Crankworx hailed as a success 

Record rider numbers in park, huge crowds for events

click to enlarge Standing Room Only Upwards of 20,000 fans turned out on Saturday night to watch the Kokanee Slopestyle finals.
  • Standing Room Only Upwards of 20,000 fans turned out on Saturday night to watch the Kokanee Slopestyle finals.

While actual visitor numbers from Kokanee Crankworx won’t be released until mid-August, organizers are already calling the nine-day freeride mountain bike festival a success, with a huge international turnout of riders, a packed village, and massive crowds at Crankworx events.

One number that organizers could provide were rider numbers for the Whistler Mountain Bike Park. According to Whistler-Blackcomb, they set several park records during the festival, including their busiest day ever (2,197 riders), three consecutive days with over 2,000 riders, and the most riders in the bike park in one week (12,383). In total, 14,495 riders rode the park over nine days, the first three of which were tempered by rain.

“The event exceeded all of the partners’ expectations, as we’re obviously thrilled with the results,” said Jeremy Roche, general manager of Kokanee Crankworx. “We had a packed village, hotels that were full, and the athletes and spectators had a great time. Considering that this was a three-day event taking place over a weekend not that long ago, we’re very happy.”

Crankworx was produced by Events Whistler, an organization that includes Whistler-Blackcomb, Tourism Whistler, and the Resort Municipality of Whistler. Roche, an employee of Whistler-Blackcomb, says the festival is still a work in progress.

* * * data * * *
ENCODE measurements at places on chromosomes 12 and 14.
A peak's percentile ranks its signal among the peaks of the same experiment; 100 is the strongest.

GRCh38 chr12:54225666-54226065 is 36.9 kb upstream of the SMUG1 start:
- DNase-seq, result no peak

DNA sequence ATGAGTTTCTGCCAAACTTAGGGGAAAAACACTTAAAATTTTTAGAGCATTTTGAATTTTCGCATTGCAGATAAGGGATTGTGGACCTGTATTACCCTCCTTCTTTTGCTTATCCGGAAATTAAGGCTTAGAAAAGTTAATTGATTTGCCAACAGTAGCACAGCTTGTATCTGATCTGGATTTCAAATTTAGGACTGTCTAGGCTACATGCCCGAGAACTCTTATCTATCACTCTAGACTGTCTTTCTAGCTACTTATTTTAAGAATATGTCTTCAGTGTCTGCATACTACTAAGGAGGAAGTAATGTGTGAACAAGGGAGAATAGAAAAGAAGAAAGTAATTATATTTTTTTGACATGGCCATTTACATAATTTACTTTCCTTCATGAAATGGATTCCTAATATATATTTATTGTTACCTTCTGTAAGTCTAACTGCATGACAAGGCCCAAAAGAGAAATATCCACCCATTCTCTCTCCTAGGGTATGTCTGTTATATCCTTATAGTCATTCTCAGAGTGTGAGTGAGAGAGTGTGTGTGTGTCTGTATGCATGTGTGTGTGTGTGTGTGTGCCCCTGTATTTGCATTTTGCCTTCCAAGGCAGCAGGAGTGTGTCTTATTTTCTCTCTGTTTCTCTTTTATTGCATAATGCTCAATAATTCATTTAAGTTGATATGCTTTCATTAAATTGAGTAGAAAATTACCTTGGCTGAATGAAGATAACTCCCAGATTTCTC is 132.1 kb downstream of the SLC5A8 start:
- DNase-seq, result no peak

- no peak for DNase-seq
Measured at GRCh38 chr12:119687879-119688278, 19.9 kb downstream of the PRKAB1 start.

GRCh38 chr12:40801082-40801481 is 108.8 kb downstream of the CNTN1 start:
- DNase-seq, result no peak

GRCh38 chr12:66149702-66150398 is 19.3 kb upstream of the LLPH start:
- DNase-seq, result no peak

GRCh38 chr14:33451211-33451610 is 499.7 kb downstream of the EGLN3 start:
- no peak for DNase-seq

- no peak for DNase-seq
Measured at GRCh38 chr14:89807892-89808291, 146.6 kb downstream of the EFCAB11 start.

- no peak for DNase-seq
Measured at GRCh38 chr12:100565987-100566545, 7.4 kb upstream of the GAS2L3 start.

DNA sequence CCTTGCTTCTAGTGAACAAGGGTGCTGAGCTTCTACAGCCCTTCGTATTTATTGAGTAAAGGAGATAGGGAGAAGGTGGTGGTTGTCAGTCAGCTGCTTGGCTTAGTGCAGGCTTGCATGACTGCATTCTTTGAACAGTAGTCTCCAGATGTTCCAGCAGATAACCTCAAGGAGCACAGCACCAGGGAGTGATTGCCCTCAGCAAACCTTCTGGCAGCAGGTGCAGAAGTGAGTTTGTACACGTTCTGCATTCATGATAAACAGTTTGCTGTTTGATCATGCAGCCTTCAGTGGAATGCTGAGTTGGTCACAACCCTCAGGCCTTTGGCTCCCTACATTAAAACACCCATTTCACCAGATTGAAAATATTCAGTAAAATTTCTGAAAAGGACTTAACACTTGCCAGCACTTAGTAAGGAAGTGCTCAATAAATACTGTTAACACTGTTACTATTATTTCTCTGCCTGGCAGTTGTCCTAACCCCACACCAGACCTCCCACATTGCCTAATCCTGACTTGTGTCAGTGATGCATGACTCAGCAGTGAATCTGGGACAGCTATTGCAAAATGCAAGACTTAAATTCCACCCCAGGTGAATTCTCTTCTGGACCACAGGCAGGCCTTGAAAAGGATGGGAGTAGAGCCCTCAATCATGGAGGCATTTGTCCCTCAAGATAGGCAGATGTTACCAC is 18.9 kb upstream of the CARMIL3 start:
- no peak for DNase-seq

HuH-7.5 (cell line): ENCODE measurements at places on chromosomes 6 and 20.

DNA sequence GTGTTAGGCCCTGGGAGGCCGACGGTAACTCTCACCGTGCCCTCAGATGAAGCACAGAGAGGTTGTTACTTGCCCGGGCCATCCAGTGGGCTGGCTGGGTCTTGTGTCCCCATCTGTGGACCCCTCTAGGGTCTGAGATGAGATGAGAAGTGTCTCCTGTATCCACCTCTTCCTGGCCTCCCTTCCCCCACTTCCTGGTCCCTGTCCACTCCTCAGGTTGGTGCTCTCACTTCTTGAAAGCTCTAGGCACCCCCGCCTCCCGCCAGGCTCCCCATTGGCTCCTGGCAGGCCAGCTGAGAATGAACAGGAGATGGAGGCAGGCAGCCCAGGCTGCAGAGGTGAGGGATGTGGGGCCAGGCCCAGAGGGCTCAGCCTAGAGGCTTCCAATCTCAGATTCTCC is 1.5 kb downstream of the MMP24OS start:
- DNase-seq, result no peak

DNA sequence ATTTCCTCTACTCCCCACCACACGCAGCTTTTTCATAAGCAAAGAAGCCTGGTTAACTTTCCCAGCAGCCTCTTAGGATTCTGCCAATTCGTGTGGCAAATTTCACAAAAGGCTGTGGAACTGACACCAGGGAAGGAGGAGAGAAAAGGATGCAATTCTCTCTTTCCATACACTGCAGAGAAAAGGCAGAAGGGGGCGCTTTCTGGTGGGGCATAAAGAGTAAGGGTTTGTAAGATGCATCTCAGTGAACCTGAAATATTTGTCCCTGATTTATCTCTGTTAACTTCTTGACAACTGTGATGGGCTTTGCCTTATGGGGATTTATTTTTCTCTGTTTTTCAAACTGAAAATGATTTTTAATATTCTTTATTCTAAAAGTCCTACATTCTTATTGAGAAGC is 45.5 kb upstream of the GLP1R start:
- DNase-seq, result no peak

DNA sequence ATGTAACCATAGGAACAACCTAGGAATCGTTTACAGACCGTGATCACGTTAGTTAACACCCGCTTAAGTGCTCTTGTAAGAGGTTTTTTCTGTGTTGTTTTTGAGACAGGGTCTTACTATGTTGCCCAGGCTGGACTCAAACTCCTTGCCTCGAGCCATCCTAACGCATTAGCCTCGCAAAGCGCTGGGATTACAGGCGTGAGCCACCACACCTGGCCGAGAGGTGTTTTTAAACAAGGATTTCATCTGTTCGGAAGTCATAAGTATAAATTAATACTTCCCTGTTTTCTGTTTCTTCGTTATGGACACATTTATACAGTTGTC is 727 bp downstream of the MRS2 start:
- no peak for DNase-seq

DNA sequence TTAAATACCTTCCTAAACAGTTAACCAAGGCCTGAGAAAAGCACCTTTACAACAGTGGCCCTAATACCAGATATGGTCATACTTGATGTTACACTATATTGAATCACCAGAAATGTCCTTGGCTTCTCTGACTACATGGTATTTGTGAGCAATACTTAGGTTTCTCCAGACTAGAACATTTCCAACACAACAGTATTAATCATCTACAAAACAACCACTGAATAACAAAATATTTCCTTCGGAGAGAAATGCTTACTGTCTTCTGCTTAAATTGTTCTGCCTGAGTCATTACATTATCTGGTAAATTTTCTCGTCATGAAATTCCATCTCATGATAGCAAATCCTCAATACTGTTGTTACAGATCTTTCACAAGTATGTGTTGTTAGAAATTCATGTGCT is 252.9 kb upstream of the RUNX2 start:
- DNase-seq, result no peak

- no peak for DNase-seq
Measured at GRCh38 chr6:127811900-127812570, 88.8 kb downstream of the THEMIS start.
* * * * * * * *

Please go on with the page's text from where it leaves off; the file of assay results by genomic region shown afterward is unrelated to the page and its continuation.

“I think there’s still a lot of opportunity to grow,” he said. “I think we can tighten up some of the programming, and there’s a great opportunity to grow the entertainment lineup.

“There are still a number of high-profile athletes that haven’t been here, or made their first trip to Crankworx this year. For example, two time world downhill champion Fabien Barel came to Crankworx for the first time this year, and he’s promised to come back.”

One way to get athletes out in the future will be increasing the prize purse. In total, more than $44,000 in prize money was given out for the pro categories, including almost $20,000 in the Slopestyle.

“No doubt about it, that’s something we’d like to grow,” said Roche. “Each year we’ve grown the prize money, and it’s our intention to ratchet that up further. Obviously we’re competing for riders, because there are events taking place all over the world and the athletes can pick and choose where they want to go and you need prize money to drive them here.

“That said, Whistler is a fun place, the riders really enjoy their time here and choose to stay awhile. Athletes were here before the festival, and will be here a long time after, there are (photo and video) shoots going on everywhere this week. To say it’s all about prize money would be wrong, but it definitely helps.”

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